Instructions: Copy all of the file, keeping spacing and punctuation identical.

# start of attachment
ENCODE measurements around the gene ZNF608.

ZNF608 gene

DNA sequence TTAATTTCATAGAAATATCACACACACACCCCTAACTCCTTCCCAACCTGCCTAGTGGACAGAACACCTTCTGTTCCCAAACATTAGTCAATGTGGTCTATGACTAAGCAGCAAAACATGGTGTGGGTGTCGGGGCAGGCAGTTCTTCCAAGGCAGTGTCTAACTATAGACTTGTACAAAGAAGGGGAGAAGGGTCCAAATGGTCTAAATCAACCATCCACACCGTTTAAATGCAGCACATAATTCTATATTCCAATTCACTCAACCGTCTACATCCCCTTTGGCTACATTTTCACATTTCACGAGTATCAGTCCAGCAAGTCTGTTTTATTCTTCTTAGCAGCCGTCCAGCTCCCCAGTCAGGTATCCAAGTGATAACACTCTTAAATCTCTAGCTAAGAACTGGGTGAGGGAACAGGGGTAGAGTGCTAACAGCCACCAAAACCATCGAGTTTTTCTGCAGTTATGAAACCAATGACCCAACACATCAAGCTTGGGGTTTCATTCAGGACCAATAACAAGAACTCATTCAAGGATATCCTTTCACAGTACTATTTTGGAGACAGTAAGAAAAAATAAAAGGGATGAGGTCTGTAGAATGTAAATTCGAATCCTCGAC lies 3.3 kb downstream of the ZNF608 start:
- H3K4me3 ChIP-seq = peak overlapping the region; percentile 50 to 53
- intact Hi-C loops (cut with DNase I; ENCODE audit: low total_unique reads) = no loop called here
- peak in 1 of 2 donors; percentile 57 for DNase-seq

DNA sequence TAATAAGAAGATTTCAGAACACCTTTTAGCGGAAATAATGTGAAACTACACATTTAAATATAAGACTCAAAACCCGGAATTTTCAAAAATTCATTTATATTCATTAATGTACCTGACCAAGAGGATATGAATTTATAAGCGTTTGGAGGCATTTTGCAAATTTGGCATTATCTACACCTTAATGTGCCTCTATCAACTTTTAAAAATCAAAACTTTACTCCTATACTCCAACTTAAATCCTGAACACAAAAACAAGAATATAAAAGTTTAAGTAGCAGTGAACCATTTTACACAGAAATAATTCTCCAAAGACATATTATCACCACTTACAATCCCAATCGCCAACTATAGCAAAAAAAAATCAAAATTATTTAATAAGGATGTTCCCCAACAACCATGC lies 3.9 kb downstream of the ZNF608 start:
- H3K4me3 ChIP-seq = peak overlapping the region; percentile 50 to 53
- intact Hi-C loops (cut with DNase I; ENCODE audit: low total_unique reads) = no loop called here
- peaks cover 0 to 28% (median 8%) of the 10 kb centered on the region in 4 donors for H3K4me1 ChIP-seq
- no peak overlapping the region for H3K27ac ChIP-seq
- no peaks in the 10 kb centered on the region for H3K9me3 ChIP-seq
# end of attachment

ENCODE measurements around the gene ZNF608.

ZNF608 gene

DNA sequence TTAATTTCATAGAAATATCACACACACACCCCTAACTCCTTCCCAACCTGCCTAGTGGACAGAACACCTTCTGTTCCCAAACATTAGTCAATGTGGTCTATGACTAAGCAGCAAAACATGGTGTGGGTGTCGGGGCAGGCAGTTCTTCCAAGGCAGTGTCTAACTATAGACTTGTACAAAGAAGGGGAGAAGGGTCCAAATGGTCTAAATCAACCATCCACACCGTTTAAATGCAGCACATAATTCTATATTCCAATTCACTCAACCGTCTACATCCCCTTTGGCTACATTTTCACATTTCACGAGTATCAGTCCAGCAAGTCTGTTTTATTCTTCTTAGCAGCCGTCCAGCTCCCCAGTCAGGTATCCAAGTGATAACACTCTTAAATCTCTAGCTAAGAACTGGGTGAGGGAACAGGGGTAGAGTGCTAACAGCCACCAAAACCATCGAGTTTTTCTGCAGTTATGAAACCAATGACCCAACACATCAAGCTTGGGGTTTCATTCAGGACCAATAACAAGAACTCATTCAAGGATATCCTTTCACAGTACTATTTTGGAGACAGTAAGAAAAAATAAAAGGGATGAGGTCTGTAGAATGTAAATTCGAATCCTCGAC lies 3.3 kb downstream of the ZNF608 start:
- H3K4me3 ChIP-seq = peak overlapping the region; percentile 50 to 53
- intact Hi-C loops (cut with DNase I; ENCODE audit: low total_unique reads) = no loop called here
- peak in 1 of 2 donors; percentile 57 for DNase-seq

DNA sequence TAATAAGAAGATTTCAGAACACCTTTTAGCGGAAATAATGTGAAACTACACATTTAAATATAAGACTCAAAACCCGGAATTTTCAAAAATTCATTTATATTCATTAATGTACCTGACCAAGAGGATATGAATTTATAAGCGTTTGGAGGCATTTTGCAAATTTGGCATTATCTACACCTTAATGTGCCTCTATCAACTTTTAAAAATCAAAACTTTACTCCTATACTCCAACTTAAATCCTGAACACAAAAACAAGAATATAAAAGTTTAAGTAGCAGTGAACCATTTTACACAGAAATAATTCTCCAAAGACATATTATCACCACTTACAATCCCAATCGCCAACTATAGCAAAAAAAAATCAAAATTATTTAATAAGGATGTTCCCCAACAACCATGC lies 3.9 kb downstream of the ZNF608 start:
- H3K4me3 ChIP-seq = peak overlapping the region; percentile 50 to 53
- intact Hi-C loops (cut with DNase I; ENCODE audit: low total_unique reads) = no loop called here
- peaks cover 0 to 28% (median 8%) of the 10 kb centered on the region in 4 donors for H3K4me1 ChIP-seq
- no peak overlapping the region for H3K27ac ChIP-seq
- no peaks in the 10 kb centered on the region for H3K9me3 ChIP-seq